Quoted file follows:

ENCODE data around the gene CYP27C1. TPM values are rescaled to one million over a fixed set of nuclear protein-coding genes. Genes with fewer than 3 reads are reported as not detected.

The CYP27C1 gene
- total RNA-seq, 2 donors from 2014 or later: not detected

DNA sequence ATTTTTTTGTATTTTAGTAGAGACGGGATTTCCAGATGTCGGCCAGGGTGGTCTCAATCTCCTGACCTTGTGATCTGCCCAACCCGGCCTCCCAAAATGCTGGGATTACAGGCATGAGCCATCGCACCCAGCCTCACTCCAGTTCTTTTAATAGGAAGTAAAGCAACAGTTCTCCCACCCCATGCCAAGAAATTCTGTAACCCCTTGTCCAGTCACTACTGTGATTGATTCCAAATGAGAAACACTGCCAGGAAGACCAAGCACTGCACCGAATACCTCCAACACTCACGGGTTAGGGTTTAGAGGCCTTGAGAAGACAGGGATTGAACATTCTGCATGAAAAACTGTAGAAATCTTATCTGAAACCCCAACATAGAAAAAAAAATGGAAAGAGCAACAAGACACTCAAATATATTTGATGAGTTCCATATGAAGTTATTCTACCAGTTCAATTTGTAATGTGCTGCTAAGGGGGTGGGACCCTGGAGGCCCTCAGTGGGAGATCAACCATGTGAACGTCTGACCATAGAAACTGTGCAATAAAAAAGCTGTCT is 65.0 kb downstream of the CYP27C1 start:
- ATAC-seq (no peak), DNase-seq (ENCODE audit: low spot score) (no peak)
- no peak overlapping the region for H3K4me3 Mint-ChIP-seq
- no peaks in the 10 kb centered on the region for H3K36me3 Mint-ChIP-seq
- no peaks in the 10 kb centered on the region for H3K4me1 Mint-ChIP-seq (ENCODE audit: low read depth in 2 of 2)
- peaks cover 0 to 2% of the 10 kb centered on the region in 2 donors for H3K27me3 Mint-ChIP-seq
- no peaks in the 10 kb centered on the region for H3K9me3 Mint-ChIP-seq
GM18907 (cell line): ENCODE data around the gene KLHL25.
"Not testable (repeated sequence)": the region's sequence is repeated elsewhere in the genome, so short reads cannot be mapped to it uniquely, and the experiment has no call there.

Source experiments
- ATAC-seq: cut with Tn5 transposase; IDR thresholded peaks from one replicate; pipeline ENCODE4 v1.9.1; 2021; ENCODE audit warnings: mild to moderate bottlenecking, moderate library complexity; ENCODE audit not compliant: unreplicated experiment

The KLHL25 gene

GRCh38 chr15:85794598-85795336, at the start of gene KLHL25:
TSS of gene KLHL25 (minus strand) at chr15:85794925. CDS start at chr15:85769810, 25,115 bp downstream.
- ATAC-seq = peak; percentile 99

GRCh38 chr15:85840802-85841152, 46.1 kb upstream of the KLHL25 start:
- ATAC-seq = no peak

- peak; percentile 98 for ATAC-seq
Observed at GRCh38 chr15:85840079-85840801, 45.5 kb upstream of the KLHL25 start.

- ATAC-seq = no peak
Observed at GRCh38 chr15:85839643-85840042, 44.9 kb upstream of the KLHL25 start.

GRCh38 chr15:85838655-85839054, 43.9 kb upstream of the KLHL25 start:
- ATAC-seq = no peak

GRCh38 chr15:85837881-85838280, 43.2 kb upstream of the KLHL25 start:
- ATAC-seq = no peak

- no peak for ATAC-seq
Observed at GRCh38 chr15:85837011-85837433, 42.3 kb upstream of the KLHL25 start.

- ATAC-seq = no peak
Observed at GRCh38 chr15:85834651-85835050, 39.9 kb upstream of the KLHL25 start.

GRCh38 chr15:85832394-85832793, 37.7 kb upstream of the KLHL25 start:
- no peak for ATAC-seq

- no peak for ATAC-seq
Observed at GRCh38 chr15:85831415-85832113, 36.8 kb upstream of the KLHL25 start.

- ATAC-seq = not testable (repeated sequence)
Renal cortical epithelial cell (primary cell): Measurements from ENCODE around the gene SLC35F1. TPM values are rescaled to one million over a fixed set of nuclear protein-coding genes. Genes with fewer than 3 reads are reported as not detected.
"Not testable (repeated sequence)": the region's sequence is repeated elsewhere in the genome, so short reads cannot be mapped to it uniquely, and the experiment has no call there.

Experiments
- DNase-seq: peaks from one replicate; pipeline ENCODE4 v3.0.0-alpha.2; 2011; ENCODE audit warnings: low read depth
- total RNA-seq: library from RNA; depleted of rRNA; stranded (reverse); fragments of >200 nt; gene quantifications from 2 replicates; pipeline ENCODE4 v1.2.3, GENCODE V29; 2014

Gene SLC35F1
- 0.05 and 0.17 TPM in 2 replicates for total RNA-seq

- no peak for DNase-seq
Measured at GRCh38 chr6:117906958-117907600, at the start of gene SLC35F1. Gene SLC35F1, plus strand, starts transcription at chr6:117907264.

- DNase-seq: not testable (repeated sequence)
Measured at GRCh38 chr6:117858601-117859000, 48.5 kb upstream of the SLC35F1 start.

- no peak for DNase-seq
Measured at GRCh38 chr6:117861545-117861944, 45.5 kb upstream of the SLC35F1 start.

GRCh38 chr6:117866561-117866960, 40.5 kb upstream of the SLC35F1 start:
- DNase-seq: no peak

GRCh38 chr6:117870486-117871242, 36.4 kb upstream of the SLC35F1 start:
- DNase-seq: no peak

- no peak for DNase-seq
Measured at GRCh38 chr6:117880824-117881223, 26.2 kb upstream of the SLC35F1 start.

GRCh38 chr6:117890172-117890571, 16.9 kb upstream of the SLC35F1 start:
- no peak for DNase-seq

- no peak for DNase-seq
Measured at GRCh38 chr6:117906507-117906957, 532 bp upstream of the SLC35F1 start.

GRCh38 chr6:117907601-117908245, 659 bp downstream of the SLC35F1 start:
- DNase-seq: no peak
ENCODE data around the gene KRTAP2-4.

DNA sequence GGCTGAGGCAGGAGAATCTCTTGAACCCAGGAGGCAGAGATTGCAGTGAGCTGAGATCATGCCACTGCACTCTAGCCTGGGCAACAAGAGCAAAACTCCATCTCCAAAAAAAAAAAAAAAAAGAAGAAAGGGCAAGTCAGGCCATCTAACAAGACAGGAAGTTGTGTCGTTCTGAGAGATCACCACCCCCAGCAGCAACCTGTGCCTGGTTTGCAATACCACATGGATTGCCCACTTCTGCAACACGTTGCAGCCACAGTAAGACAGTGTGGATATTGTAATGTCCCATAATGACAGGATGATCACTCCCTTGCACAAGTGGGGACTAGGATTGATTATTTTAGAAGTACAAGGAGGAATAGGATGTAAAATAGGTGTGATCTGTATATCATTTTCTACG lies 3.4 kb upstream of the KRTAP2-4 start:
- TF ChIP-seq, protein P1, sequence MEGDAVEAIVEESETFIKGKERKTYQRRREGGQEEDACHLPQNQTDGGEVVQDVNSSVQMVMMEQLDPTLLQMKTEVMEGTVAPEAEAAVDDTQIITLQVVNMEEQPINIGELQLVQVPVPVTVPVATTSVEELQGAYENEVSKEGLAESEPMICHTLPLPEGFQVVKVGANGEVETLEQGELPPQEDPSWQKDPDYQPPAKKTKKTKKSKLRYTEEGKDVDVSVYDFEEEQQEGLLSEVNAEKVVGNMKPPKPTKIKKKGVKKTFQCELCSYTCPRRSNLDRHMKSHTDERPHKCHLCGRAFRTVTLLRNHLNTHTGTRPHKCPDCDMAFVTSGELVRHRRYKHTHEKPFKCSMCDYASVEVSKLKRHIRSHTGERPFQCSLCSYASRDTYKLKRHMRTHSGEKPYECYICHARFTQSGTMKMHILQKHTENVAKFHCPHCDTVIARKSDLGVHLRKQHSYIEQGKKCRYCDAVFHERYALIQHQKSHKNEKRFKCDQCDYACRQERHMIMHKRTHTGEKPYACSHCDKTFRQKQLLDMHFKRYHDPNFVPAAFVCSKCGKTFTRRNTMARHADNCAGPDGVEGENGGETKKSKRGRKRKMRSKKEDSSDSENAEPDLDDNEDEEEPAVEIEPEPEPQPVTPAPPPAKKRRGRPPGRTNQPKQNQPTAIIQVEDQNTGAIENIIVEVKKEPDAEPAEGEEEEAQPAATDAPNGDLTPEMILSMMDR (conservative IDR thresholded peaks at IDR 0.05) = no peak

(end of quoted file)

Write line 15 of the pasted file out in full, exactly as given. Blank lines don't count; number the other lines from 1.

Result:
The KLHL25 gene